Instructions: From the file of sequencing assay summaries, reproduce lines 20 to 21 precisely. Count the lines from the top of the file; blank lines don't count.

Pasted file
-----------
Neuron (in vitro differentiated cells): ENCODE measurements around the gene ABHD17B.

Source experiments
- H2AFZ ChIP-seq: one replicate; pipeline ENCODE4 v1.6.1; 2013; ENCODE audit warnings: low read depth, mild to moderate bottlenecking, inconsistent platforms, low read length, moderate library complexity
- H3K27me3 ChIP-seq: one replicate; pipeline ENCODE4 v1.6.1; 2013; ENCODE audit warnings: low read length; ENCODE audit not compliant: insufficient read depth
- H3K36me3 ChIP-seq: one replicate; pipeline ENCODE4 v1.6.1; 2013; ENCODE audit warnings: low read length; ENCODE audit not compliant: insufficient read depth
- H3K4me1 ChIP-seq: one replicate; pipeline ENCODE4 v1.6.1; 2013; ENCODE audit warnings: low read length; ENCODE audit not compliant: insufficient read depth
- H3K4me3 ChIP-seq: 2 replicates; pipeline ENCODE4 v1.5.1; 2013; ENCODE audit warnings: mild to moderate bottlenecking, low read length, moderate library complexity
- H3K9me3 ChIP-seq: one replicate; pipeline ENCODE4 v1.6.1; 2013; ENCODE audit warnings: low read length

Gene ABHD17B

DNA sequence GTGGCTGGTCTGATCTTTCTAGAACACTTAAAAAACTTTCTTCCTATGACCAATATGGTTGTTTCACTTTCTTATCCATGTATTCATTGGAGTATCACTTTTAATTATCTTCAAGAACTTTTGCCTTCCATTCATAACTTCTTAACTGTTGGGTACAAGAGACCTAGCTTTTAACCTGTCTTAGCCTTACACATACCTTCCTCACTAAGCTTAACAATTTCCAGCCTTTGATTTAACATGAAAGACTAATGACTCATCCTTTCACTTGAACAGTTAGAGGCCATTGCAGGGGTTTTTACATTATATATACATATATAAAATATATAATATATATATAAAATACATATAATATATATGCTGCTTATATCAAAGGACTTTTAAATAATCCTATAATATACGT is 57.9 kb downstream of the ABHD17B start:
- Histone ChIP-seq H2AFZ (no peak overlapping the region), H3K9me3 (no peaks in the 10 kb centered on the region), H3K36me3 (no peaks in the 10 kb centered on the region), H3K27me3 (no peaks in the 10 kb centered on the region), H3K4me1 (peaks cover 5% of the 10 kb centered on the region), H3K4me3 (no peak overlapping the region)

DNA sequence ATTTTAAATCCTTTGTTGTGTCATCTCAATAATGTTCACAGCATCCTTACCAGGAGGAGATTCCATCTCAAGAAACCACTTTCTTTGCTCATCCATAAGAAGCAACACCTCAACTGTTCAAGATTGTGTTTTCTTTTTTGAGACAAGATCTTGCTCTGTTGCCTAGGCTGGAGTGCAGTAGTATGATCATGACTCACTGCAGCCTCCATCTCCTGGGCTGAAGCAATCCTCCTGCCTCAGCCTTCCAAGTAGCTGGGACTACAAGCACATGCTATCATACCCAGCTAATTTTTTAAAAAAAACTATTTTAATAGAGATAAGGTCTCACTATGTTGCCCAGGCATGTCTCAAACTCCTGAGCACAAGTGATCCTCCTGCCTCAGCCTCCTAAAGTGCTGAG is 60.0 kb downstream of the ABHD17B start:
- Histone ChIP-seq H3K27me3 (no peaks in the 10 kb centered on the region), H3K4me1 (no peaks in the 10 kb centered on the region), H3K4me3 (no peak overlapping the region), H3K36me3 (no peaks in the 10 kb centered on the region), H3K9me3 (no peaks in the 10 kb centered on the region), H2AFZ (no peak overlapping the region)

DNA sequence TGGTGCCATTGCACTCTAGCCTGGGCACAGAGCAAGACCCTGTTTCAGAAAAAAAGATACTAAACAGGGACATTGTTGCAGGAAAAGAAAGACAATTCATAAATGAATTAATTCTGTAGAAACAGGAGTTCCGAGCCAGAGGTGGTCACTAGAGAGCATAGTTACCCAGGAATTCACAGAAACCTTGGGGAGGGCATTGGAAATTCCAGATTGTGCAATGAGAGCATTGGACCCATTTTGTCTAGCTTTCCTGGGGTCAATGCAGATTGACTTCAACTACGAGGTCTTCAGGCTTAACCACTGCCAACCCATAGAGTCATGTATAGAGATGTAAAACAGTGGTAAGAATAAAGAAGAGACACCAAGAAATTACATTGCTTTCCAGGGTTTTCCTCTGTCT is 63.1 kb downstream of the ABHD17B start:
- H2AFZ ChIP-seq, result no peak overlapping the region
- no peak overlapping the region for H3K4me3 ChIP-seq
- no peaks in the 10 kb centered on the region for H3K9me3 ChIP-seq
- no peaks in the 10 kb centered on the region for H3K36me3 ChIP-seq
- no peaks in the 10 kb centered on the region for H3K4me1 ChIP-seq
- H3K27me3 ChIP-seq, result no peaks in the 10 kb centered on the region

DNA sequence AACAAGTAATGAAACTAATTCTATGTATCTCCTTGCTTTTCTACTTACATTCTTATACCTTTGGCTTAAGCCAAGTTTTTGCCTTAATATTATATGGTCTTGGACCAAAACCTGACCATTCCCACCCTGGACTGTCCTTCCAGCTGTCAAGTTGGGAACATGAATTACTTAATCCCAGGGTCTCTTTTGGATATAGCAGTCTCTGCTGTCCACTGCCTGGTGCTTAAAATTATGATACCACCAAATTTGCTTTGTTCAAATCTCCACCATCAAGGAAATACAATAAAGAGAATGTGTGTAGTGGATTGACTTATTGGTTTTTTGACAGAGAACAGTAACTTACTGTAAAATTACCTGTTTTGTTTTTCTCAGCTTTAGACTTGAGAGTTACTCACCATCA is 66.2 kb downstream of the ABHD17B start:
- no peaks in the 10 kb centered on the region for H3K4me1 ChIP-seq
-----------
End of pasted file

- H3K27me3 ChIP-seq, result no peaks in the 10 kb centered on the region

DNA sequence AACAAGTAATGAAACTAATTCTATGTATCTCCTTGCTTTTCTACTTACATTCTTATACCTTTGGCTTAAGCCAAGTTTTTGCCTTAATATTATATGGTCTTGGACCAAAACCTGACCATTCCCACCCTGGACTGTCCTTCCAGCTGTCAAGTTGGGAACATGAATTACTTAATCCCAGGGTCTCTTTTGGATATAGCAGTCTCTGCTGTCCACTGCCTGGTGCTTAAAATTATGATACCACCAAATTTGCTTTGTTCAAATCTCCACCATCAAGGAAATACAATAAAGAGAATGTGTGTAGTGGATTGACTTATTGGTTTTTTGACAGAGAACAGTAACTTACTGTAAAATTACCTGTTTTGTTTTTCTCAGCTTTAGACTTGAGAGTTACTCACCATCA is 66.2 kb downstream of the ABHD17B start: